Whilst Madame Bovary does not have to contend with predestination, her actions are still restricted by society’s ambits and the limitations placed on women in the mid-nineteenth century. In societal terms, she has to live in the mediocrity of her provincial surroundings. It is important to note that the novel’s sub-title is ‘Provincial Manners’ – they frustrated Flaubert, and he used Emma Bovary’s disgust with her class as a way of conveying his own hatred for the banality of the middle-classes. Madame Bovary shows how ridiculous the attitudes of the bourgeoisie can be. Homais’s haughtily flamboyant speeches are used by Flaubert to display the pretensions of the bourgeois. The less grandiose act by a woman who received a 25 franc award for 54 years of service giving ‘it to our cur� so he can say some masses for me’ leads the reader not to see this as remarkable, rather to see it as a sign of fanaticism, thus challenging fidelity as a certain good. Madame Bovary longs to be more refined and sophisticated than her environment allows her.

Flaubert’s depiction of ‘a black chalk drawing of the head of Minerva … in the middle of a wall whose green paint was flaking from the damp’ is a visual metaphor for Emma Bovary, a Roman goddess amongst the banalities of life. A recurring leitmotif in the novel is that of Emma Bovary looking ‘with her head against the window pane, gazing into the garden’; it is a poignant allusion to her aspirations for a more interesting existence and also her locomotive desires, in which the garden has both a metaphorical and physically restrictive quality. Her affairs represent her both breaking out of an ‘existence as humdrum and circumscribed as that of their hens and their dogs’ (2) and that she had no ‘qualms about mistaking ‘cul’ for ‘coeur.'(2)

The Emma of Betrayal has a greater degree of freedom than the other two protagonists, she, after all is ‘running a gallery.’ Nevertheless, it could be argued that she is a player in amongst Jerry and Robert’s game of one-upmanship; their self-absorbed competitiveness being encapsulated in their games of squash (note the punning effect with the verb ‘squash’ and Rodolphe’s remark that he will ‘squash him (Charles) like a fly in Madame Bovary). This remark of Rodolphe’s shows that he also gets enjoyment from stamping on other men’s power, which is backed up in the imagery of Rodolphe’s ‘Mounted stags heads’ in his study – he gets a thrill from male conquest as well as female conquest. Harold Pinter himself commented that Betrayal is ‘a play about two close friends’ – perhaps Emma is simply within Jerry and Robert’s story, a victim of psychological determinism, rather than Madame Bovary’s societal determinism and Cresseid’s cosmic determinism.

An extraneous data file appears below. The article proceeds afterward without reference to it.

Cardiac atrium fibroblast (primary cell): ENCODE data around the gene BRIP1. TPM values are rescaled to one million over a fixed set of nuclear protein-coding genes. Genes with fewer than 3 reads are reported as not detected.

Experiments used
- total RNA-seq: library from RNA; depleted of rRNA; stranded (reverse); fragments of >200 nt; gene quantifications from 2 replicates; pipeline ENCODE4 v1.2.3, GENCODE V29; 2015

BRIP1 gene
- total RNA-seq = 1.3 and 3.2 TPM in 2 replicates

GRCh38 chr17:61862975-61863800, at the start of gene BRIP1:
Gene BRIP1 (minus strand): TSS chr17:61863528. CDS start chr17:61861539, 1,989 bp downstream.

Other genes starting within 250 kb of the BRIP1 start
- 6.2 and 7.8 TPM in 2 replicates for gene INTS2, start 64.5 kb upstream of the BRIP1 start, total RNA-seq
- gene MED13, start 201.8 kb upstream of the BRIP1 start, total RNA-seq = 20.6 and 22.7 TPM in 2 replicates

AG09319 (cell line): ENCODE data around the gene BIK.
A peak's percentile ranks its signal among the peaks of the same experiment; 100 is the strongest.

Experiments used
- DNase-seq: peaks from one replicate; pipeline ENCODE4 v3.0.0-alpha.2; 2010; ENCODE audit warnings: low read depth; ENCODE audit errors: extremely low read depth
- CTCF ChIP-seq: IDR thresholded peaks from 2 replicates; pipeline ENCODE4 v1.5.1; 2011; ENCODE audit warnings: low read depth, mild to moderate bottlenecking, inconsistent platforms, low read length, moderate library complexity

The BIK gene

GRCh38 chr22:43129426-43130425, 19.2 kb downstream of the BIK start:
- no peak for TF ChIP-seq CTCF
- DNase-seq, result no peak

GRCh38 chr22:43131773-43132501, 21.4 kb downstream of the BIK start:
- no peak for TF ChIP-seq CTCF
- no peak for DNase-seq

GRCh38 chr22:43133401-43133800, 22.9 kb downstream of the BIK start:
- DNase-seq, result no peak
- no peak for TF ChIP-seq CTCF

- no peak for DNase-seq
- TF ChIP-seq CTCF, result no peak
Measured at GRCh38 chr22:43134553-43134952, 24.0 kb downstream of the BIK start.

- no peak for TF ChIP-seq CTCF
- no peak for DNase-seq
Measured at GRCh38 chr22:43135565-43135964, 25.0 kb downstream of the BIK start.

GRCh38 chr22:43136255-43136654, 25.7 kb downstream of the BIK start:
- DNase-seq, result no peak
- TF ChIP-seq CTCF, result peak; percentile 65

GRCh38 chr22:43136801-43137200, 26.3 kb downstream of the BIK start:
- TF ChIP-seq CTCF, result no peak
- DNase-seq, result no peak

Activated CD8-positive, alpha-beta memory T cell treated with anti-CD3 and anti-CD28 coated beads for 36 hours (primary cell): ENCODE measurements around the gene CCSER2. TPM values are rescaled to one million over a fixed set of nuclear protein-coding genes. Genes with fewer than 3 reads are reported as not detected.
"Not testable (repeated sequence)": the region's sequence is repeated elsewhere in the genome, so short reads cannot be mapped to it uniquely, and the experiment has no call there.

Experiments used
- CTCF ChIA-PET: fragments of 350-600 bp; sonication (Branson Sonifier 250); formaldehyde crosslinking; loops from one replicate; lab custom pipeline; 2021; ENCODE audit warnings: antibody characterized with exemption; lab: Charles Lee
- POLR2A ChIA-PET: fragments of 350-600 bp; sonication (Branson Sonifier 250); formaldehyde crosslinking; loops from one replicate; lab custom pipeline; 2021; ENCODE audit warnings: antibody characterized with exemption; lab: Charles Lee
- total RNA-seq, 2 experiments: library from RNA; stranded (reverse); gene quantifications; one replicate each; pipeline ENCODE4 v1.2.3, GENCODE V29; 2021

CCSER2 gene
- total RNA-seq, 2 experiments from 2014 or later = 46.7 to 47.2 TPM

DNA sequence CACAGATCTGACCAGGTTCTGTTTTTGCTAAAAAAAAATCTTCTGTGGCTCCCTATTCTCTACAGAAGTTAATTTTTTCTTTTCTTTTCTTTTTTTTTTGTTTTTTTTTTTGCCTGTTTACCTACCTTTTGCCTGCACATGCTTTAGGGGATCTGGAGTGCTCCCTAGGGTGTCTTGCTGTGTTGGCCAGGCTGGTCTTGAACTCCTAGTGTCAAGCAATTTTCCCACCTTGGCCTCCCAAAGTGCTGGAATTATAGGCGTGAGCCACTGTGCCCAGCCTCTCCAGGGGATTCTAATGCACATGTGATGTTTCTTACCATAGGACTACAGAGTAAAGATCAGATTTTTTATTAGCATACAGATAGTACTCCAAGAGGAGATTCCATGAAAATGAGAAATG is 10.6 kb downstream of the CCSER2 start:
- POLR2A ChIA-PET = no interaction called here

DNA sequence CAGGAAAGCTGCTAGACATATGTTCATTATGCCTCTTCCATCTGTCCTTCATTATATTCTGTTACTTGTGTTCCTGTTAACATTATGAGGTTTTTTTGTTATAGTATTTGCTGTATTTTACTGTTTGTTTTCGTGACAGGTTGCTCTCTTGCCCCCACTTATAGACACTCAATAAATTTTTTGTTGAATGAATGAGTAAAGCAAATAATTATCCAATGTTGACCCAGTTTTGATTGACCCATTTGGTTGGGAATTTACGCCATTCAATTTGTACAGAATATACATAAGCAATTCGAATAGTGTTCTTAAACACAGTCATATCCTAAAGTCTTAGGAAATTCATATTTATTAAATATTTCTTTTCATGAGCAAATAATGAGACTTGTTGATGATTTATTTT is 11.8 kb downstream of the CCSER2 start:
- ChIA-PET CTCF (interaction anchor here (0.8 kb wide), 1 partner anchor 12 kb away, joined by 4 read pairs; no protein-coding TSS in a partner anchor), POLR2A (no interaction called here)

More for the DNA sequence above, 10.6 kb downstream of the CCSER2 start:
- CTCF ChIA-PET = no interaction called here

Both Emma Bovary and Cresseid share an existence in a patriarchal world, which Emma from Betrayal is not a part of. Madame Bovary, for example, is blessed with artistic gifts that cause Charles to proudly display her work to whoever chooses to visit his abode. However, given the restrictions placed on women during the period, the Bovary household’s wall would be the only dwelling for any art she may happen to create; this can be contrasted to Betrayal’s Emma who actually owns her own art gallery and who also has the benefit of the possibility of travelling anywhere she wants (the film notes her possession of a car: making her an agent of mobility), and is not confined to the ennui of a rustic Rouen. Madame Bovary’s gender-founded restrictions are expressed in the structure of the novel.

The novel initiates with a depiction of Charles’ schooldays, and indeed, starts with the ‘nous’ form, thus centralising Charles’s character. At the end of the novel, Homais becomes the centre of attention, as his mounting successes are described by Flaubert, finally climaxing in ‘Il vient de recevoir la croix d’honneur’ (‘he has been given the Legion of Honour’). Emma’s story is therefore trapped between Charles’ and Homais’; the structure of the novel is mimetic of her entrapment in a male-dominated world, and these restrictions should evoke sympathy in the reader.

Similarly, Cresseid is subject to male authority, which is made clear in the line ‘Yet whatever men may think or say contemptuously,’ and the traditionally accepted belief of her as being merely a lustfully encumbered individual is challenged by the way in which her punishment is portrayed as having resulted from blasphemy. The popular portrayal of Cresseid in both Chaucer’s Troilus and Cresseid (C. 1380) and Shakespeare’s Troilus and Cressida is challenged by the Testament of Cresseid (1475) and evoke sympathy in the reader.